There are two kinds of bills that are introduced in parliament for the legislative procedure: Public and Private Bills. Public Bills are called government bill whereas private bills are called private members’ bill.
A bill introduced by the Member of Parliament (MP) who is not a Minister, i.e., a non-government member is known as the Private Members’ bill. Members of Parliament (MPs) other than ministers are private members. Private Members can also move legislative proposal or bill which he/she thinks is appropriate to be present in the Statute Book. However, it must be noted that a private member can give a maximum of three notices for the introduction of Private Members Bills during a Session.
Facts about Private Members’ Bill:
- Members of Parliament of both the ruling party as well as the opposition can introduce a Private Member Bill.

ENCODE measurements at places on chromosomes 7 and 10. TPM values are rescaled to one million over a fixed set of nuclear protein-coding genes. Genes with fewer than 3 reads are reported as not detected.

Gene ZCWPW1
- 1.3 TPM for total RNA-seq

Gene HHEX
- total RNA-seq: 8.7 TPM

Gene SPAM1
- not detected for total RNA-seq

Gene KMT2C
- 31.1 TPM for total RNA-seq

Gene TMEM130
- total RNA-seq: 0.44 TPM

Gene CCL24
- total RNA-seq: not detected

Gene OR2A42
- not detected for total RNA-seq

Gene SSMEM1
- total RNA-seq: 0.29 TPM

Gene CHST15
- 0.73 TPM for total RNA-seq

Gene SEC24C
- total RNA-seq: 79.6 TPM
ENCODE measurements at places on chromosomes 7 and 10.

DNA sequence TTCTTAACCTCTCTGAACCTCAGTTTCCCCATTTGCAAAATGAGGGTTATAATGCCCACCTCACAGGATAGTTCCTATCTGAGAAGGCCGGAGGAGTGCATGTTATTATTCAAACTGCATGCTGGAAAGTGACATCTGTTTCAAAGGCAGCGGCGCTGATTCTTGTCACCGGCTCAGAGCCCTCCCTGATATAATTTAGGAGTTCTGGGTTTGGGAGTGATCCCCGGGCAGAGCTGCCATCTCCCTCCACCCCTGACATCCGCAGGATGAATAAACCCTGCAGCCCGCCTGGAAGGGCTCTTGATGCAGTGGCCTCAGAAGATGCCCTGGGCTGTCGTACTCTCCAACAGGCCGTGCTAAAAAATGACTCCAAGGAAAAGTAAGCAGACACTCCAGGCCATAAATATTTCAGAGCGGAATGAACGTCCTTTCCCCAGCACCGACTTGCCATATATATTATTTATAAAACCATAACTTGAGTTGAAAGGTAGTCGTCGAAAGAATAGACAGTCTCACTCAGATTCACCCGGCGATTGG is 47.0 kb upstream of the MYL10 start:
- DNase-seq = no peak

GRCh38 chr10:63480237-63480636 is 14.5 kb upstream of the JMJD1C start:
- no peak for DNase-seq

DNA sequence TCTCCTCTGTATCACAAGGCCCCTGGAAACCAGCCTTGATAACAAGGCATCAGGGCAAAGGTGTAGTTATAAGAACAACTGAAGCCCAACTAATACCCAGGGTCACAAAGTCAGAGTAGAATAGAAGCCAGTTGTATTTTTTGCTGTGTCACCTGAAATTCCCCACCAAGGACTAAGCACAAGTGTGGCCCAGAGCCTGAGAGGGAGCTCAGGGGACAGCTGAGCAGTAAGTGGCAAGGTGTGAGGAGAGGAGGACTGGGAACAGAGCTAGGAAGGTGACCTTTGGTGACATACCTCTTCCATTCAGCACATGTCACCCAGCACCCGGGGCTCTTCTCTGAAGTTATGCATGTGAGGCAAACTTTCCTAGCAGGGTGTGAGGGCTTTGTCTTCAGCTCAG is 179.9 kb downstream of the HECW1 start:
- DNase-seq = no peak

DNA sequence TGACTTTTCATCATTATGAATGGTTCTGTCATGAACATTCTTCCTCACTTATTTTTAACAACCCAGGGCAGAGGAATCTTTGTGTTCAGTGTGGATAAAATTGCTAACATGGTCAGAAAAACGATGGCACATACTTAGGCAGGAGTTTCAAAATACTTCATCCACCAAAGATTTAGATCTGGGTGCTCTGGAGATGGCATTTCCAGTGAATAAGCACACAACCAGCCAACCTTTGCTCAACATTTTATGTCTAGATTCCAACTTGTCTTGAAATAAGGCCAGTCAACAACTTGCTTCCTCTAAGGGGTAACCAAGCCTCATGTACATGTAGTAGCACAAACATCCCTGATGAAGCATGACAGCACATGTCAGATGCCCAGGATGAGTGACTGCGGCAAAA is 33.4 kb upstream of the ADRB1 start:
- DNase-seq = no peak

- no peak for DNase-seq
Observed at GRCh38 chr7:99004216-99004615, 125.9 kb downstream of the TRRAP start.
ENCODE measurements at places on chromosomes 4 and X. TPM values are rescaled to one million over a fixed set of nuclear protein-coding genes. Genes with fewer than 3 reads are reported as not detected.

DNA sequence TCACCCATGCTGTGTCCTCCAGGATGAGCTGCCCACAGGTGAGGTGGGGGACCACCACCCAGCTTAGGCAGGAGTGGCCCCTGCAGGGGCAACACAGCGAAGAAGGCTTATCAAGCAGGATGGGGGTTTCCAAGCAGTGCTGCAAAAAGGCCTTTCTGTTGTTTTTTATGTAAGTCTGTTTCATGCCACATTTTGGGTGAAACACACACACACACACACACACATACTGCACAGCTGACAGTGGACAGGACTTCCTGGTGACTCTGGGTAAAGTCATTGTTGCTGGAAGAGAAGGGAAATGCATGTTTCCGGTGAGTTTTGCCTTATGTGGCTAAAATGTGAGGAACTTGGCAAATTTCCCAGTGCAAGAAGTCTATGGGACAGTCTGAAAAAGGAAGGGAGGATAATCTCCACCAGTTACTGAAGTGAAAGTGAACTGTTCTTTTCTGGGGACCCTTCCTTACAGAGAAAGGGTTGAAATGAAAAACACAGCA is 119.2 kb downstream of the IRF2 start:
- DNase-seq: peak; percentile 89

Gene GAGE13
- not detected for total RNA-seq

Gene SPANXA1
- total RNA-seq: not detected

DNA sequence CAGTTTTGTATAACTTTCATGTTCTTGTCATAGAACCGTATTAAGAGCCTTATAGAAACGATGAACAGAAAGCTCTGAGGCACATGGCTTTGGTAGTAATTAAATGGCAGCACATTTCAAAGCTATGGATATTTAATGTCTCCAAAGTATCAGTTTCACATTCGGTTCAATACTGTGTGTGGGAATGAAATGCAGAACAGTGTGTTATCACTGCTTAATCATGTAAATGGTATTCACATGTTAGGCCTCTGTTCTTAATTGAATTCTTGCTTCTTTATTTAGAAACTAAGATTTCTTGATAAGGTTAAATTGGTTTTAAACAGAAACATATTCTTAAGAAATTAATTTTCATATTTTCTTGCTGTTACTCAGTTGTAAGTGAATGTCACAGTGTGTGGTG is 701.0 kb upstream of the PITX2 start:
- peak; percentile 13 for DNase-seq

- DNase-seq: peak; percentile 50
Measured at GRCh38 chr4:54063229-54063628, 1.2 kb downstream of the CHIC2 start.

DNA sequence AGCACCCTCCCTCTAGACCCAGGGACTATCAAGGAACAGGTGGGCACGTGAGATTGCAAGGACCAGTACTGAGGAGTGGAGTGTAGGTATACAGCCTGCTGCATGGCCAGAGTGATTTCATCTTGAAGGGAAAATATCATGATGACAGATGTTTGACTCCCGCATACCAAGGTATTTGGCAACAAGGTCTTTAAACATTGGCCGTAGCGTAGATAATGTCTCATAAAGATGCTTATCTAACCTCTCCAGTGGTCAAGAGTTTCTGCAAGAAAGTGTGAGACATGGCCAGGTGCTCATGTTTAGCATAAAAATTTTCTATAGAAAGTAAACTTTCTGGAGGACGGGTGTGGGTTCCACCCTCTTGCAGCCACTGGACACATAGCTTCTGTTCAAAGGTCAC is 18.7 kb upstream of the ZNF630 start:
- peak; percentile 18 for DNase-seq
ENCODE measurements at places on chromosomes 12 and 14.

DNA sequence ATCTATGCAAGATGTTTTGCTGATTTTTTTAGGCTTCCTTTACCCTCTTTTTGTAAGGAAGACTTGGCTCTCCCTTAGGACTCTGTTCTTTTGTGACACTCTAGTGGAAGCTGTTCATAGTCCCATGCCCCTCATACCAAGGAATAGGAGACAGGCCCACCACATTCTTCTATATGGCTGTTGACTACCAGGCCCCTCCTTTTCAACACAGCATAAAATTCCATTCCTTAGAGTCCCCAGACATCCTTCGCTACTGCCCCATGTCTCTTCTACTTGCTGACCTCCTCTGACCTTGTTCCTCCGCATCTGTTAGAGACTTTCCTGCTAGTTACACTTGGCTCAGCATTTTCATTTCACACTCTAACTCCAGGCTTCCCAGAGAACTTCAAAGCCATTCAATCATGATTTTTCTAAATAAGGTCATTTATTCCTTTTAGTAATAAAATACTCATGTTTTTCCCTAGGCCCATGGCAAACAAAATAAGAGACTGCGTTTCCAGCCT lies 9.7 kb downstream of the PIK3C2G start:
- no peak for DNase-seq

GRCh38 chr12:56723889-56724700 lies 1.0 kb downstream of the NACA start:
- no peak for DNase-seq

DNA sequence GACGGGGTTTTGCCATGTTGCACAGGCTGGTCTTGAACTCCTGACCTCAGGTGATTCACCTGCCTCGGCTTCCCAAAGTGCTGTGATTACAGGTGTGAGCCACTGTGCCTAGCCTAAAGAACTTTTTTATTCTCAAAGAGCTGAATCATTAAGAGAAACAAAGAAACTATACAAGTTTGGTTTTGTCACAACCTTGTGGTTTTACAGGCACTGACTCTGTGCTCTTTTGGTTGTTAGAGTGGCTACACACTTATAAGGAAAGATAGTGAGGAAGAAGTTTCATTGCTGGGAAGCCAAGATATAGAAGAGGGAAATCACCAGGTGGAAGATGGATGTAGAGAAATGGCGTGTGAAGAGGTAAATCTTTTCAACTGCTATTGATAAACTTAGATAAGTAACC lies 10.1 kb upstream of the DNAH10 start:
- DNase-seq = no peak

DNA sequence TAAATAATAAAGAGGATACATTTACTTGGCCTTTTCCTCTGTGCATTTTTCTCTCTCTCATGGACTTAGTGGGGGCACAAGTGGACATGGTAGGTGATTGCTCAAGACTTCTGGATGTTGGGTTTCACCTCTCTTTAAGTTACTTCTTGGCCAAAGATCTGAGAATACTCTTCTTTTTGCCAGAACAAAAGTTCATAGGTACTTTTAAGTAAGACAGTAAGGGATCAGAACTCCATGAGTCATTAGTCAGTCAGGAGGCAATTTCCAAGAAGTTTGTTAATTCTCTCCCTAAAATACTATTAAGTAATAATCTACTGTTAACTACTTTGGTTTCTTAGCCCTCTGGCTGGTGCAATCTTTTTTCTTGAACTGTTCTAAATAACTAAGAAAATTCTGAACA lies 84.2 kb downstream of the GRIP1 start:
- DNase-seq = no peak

- The Private Member bill, in order to become an act, must be passed in both the houses.
- Once passed in both houses, Presidential assent is also mandatory for the bill to become an Act.
- Such Bills can be introduced and discussed only on Fridays.
- Number of private member bills has been capped to 3 per session of Parliament.
- President’s role in a Private Member Bill
- According to the preset traditions, the President of India can use his powers of absolute veto and can easily discard a private members’ bill.
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